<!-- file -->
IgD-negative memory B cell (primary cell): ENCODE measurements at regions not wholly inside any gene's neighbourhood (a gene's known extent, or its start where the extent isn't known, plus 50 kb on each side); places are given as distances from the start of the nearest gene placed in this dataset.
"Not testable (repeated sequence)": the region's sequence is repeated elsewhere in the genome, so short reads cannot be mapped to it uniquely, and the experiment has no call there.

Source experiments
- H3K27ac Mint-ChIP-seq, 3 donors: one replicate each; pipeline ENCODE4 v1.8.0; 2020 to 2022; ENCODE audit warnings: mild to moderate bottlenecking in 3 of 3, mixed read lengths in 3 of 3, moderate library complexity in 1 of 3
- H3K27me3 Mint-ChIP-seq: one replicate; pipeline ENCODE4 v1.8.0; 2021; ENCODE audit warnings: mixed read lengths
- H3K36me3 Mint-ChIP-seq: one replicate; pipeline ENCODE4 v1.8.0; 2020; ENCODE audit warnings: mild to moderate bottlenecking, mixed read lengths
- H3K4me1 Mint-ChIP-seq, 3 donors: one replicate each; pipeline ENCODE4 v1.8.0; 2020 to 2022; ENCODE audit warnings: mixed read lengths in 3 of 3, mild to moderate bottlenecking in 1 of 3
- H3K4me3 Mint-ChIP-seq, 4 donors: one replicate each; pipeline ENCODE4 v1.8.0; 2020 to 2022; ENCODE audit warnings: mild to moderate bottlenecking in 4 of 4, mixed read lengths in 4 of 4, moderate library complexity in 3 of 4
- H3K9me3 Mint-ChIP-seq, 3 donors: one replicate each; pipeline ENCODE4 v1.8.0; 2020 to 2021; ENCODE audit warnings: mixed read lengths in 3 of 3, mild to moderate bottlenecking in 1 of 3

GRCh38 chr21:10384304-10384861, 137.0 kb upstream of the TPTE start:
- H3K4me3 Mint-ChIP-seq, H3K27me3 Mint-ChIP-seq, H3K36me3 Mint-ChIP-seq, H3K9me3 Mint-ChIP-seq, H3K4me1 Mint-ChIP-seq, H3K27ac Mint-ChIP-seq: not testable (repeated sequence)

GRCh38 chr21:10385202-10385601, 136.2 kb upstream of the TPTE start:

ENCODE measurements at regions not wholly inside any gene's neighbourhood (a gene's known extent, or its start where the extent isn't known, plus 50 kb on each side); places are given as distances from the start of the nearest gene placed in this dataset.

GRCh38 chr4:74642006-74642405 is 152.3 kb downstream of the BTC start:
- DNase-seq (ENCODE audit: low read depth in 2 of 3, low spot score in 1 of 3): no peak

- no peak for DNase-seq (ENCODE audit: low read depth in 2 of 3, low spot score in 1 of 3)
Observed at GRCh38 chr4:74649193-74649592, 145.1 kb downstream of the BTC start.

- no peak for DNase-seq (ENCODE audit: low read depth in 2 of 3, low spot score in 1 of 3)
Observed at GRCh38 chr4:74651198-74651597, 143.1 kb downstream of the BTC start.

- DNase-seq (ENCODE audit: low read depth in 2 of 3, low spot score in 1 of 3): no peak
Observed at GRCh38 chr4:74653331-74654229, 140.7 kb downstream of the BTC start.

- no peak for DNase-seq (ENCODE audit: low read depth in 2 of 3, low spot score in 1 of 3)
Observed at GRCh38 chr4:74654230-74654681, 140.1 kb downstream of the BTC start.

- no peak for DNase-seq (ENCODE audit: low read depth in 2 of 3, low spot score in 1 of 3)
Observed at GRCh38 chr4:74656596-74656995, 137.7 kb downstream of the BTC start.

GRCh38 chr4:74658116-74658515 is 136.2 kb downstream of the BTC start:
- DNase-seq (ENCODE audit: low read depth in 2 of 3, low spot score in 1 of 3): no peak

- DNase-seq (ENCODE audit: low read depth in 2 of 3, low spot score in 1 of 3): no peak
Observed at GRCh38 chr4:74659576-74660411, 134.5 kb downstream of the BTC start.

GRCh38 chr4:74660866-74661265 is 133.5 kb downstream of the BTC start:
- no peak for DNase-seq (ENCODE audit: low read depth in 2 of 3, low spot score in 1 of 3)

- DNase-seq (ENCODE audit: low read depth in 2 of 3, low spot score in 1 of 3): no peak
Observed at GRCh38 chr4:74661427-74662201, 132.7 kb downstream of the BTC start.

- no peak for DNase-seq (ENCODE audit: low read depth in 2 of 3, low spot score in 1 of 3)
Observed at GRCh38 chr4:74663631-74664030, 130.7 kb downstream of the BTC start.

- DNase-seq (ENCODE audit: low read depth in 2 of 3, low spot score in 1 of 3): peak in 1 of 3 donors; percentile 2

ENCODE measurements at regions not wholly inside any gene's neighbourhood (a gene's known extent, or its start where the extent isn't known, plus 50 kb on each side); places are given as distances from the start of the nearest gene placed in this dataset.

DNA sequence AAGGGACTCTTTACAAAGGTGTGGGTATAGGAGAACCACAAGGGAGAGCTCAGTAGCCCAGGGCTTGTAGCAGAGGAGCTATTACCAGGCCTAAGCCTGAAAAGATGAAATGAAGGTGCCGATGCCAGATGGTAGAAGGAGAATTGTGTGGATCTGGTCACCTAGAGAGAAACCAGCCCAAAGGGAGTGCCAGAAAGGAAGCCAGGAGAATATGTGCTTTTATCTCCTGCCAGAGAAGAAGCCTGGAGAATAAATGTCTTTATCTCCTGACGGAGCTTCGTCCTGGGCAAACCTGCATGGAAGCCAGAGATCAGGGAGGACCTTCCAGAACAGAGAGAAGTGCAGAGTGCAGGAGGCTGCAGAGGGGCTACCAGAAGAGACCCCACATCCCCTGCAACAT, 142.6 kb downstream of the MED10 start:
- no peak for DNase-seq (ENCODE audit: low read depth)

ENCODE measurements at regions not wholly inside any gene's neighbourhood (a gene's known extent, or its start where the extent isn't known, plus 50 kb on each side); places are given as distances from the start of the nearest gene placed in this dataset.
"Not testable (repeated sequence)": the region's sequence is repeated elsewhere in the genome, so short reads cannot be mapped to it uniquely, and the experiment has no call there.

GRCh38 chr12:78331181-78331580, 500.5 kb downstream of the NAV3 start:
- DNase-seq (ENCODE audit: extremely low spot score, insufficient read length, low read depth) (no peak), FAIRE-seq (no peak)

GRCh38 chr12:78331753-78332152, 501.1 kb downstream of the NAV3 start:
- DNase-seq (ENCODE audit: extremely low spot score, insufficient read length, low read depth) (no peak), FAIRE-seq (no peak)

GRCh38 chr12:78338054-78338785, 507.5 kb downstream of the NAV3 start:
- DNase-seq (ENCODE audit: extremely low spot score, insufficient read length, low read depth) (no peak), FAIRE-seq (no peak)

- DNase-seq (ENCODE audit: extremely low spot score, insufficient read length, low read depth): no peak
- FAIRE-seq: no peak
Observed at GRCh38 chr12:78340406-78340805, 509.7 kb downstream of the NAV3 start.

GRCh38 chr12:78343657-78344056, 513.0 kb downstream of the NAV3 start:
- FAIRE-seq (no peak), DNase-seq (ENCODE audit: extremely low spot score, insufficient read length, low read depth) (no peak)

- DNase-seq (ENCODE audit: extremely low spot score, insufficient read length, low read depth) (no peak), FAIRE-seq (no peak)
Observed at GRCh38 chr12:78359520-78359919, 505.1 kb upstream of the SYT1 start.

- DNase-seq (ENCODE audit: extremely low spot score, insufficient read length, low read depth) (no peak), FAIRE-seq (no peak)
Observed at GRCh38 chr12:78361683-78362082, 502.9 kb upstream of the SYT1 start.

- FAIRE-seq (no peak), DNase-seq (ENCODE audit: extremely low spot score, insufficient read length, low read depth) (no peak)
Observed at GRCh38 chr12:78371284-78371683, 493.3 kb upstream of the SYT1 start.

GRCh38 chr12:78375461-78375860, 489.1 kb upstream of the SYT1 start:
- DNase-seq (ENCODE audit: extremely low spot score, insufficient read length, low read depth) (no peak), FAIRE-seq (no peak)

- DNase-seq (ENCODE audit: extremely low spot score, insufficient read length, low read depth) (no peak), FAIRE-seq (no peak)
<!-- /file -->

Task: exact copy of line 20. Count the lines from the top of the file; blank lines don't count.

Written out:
- DNase-seq (ENCODE audit: low read depth in 2 of 3, low spot score in 1 of 3): no peak